John LaForge

Nukewatch co-director John LaForge takes part in a demonstration against U.S. nuclear weapons at Büchel Air Base in Germany.

(Photo: Nukewatch)

John LaForge Set to Be First US Activist Jailed in Germany for Anti-Nuke Protests

More than a dozen German anti-nuclear activists and one Dutch campaigner have also been jailed in Germany for protesting U.S. hydrogen bombs housed at Büchel Air Base.

As Russia's invasion and NATO's support of Ukraine have heightened nuclear tensions in Europe to their highest level since the Cold War, a Wisconsin peace activist is set to become the first American jailed in Germany for an anti-nuclear protest.

John LaForge, the 66-year-old co-director of Nukewatch, was convicted in December 2021 by the Regional Court in Koblenz, Germany on two charges of trespassing in connection with two 2018 protests against U.S. nuclear weapons at Büchel Air Base near Cochem. LaForge has been ordered to serve 50 days behind bars at JVA Billwerder prison in Hamburg and was also fined €600 ($633).

During one of the demonstrations, LaForge and other activists entered the base, and climbed a bunker likely housing B61 thermonuclear gravity bombs.

LaForge has refused to pay the fine and has appealed his convictions to the Federal Constitutional Court in Karlsruhe.

In an opinion piece published last month by Common Dreams, LaForge noted that the $28 million-per-bomb, variable-yield B61—whose military value U.S. Joint Chiefs of Staff Vice Chair Gen. James Cartwright admitted is "practically nil"—"has 24 to 40 times the destructive power of the U.S. bomb that killed 170,000 people at Hiroshima in 1945."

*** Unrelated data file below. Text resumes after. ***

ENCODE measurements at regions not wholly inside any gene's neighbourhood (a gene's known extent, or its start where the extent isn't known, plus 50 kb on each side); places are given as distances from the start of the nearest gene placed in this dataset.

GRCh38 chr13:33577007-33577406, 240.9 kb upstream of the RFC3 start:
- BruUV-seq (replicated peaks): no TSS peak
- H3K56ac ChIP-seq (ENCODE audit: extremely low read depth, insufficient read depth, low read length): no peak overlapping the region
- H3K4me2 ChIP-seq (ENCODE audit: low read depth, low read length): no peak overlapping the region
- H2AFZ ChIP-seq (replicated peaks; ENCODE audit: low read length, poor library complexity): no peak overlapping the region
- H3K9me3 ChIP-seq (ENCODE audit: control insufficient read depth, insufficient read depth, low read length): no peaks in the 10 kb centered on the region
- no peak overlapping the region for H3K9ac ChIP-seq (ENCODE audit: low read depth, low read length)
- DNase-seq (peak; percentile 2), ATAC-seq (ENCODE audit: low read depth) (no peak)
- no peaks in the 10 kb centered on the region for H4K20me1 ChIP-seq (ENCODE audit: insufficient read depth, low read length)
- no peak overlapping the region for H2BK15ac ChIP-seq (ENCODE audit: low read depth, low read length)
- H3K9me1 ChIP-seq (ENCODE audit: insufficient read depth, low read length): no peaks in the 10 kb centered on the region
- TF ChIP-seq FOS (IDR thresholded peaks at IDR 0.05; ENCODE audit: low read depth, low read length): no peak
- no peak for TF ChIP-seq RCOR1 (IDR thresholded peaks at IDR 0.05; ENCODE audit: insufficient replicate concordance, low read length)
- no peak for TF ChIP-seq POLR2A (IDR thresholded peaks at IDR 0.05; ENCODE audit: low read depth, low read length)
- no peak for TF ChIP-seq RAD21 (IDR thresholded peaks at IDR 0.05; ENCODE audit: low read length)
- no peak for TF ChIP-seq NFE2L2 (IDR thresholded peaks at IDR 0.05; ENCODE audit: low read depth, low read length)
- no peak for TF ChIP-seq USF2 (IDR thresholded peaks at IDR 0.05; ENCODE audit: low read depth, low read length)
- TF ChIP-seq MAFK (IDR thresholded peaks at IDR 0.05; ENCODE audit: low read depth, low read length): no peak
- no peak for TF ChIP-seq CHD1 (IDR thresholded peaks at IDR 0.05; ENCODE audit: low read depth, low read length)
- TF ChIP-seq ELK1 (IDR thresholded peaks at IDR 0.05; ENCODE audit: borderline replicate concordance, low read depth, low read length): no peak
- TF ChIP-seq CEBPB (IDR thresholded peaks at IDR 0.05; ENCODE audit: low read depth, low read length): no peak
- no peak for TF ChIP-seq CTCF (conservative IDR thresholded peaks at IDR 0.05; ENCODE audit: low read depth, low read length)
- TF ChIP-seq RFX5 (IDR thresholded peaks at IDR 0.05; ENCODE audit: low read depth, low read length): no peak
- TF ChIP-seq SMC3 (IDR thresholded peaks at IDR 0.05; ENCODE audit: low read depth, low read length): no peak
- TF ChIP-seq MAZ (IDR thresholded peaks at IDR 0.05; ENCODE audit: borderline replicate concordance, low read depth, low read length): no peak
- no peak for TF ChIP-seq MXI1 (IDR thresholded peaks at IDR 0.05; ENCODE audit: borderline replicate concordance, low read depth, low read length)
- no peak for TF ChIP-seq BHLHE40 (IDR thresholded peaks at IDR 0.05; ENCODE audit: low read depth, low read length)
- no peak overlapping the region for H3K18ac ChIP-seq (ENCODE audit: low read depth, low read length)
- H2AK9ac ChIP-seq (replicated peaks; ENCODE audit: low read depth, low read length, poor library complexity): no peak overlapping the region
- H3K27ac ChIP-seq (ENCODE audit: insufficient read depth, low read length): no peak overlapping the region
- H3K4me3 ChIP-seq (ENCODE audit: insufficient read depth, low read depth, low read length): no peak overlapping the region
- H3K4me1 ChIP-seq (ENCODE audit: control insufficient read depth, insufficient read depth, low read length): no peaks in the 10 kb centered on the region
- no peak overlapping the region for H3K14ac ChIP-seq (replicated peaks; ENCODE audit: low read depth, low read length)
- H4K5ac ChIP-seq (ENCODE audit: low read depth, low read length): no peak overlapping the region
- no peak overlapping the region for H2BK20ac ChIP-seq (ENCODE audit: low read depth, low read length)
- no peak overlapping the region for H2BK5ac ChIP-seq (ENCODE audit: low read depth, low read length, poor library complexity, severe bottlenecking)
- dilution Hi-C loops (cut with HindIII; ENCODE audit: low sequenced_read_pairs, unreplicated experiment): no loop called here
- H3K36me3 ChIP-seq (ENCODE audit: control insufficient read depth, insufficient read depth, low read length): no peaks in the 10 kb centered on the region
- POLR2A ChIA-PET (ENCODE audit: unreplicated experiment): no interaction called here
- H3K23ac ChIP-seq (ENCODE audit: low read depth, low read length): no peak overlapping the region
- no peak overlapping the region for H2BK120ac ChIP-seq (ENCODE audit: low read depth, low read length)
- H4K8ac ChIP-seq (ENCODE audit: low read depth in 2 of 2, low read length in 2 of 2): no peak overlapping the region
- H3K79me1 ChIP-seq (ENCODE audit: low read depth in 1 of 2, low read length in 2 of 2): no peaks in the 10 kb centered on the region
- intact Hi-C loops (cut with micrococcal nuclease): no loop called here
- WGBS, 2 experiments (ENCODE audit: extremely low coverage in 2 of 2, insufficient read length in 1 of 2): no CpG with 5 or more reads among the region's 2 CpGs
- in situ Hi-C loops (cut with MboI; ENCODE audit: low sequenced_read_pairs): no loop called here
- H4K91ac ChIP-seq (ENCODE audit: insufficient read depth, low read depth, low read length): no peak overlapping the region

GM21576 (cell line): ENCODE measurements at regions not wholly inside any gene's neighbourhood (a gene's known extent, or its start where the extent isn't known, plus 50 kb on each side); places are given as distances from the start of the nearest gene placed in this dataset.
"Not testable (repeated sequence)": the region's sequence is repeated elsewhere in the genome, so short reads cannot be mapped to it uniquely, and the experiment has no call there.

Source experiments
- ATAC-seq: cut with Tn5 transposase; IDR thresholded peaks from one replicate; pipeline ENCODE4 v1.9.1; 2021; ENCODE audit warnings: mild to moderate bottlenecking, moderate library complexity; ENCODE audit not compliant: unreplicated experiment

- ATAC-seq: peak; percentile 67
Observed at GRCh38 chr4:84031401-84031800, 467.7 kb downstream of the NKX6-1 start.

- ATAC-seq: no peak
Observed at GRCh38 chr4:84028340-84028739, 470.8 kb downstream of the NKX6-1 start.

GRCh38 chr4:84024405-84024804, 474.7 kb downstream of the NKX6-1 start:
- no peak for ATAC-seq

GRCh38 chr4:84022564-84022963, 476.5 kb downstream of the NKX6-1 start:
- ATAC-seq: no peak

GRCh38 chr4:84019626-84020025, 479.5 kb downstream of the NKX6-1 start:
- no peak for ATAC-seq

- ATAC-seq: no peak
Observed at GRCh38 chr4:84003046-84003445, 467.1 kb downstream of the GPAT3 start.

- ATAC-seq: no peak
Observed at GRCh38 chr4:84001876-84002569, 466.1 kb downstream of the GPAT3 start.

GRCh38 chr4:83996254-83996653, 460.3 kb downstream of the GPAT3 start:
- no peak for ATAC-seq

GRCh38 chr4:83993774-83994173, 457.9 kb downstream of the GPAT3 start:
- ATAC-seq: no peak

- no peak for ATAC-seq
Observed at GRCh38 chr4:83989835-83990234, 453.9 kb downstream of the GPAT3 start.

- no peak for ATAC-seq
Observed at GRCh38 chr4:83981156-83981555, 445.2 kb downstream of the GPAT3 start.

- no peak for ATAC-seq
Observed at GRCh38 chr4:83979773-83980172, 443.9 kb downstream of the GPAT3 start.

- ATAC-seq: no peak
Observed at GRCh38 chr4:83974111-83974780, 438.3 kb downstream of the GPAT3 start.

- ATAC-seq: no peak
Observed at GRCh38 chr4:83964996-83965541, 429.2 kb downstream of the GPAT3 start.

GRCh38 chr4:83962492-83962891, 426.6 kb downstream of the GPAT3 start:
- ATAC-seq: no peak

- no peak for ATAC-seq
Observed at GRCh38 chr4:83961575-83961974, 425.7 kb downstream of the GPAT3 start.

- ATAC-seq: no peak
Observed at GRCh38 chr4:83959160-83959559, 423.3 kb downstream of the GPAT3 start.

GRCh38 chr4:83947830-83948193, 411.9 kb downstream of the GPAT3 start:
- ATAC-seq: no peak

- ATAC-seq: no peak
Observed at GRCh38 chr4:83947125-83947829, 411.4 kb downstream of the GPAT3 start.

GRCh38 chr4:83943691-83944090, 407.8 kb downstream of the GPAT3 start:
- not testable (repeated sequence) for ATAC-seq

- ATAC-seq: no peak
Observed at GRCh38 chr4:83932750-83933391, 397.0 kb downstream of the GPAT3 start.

As Beyond Nuclear International points out, Büchel Air Base and six other facilities in Europe each house at least 20 B61s "under a controversial U.S./NATO program known as 'nuclear sharing.' The U.S. Air Force's 702nd Munitions Support Squadron maintains the U.S. bombs in readiness for German PA 200 Tornado jet fighter/bomber crews."

Writing for Counterpunch last year, LaForge asserted that "NATO's cold-blooded 'strategic' preparation for meaningless, genocidal atomic violence is cosmetically presented in defensive, sanctimonious, antiseptic language depicting hydrogen bombs as reasonable, measured, protective security blankets. This is a childishly naïve mindset that the wargamers promote but do not share."

The Nuclear Register reports:

In the appeal, LaForge argues that both the District Court in Cochem and the Regional Court in Koblenz erred by refusing to consider his defense of "crime prevention," thereby violating his right to present a defense. Both courts ruled against hearing from expert witnesses who had volunteered to explain the international treaties that prohibit any planning for mass destruction. In addition, the appeal argues, Germany's stationing of the U.S. nuclear weapons is a violation of the Treaty on the Nonproliferation of Nuclear Weapons (NPT), which explicitly forbids any transfer of nuclear weapons between countries that are parties to the treaty, including both the U.S. and Germany. The appeal also argues that the practice of "nuclear deterrence" is an ongoing criminal conspiracy to commit vast, disproportionate, and indiscriminate destruction using the U.S. hydrogen bombs stationed at Büchel.

More than a dozen German activists and Dutch anti-nuclear campaigner Frits ter Kuile have been jailed for Büchel protests.

At the peak of the anti-nuclear movement during the Cold War's perilous closing decade, hundreds of thousands and even over a million demonstrators would turn out to protests in then-West Germany.

Nukewatch will host a "jail sendoff" for LaForge via Zoom on Thursday, January 5 at 7:00 pm Central European Time, which is 1:00 pm U.S. Eastern Standard Time.

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